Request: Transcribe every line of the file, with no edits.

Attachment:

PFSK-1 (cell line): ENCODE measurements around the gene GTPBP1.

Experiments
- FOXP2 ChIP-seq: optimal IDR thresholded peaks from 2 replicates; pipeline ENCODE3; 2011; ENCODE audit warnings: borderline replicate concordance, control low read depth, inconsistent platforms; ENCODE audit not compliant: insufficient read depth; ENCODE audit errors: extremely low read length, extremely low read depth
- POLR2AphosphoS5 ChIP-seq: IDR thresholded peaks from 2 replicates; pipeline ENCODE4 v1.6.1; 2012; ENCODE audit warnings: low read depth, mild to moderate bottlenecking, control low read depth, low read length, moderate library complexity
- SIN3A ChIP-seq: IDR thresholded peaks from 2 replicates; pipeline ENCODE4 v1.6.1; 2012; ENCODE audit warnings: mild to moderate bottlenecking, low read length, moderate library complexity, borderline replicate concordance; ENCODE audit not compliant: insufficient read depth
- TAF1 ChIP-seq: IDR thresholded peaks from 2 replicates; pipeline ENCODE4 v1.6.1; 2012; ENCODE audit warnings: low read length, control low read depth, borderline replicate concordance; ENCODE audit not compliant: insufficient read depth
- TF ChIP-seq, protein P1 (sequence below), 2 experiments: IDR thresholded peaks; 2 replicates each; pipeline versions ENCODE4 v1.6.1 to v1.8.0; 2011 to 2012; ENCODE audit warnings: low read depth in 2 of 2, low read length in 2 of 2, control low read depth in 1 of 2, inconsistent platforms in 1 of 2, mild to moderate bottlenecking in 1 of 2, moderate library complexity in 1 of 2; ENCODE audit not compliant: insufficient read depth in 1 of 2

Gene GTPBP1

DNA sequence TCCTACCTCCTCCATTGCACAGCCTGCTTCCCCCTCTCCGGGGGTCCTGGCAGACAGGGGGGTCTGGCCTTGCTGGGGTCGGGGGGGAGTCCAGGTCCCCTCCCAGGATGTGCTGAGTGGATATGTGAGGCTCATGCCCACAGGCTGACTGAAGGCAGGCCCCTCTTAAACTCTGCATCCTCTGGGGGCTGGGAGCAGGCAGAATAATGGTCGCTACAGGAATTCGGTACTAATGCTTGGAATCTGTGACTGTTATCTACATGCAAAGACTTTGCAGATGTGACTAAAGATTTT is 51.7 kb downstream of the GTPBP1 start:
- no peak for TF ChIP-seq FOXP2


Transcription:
PFSK-1 (cell line): ENCODE measurements around the gene GTPBP1.

Experiments
- FOXP2 ChIP-seq: optimal IDR thresholded peaks from 2 replicates; pipeline ENCODE3; 2011; ENCODE audit warnings: borderline replicate concordance, control low read depth, inconsistent platforms; ENCODE audit not compliant: insufficient read depth; ENCODE audit errors: extremely low read length, extremely low read depth
- POLR2AphosphoS5 ChIP-seq: IDR thresholded peaks from 2 replicates; pipeline ENCODE4 v1.6.1; 2012; ENCODE audit warnings: low read depth, mild to moderate bottlenecking, control low read depth, low read length, moderate library complexity
- SIN3A ChIP-seq: IDR thresholded peaks from 2 replicates; pipeline ENCODE4 v1.6.1; 2012; ENCODE audit warnings: mild to moderate bottlenecking, low read length, moderate library complexity, borderline replicate concordance; ENCODE audit not compliant: insufficient read depth
- TAF1 ChIP-seq: IDR thresholded peaks from 2 replicates; pipeline ENCODE4 v1.6.1; 2012; ENCODE audit warnings: low read length, control low read depth, borderline replicate concordance; ENCODE audit not compliant: insufficient read depth
- TF ChIP-seq, protein P1 (sequence below), 2 experiments: IDR thresholded peaks; 2 replicates each; pipeline versions ENCODE4 v1.6.1 to v1.8.0; 2011 to 2012; ENCODE audit warnings: low read depth in 2 of 2, low read length in 2 of 2, control low read depth in 1 of 2, inconsistent platforms in 1 of 2, mild to moderate bottlenecking in 1 of 2, moderate library complexity in 1 of 2; ENCODE audit not compliant: insufficient read depth in 1 of 2

Gene GTPBP1

DNA sequence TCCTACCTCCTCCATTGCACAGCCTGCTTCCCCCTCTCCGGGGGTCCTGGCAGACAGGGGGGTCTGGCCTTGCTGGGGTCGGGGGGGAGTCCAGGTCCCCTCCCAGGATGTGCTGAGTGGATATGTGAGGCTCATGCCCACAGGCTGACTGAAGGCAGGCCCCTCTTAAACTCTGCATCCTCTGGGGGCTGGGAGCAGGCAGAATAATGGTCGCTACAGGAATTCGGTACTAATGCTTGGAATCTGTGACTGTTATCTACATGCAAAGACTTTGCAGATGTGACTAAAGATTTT is 51.7 kb downstream of the GTPBP1 start:
- no peak for TF ChIP-seq FOXP2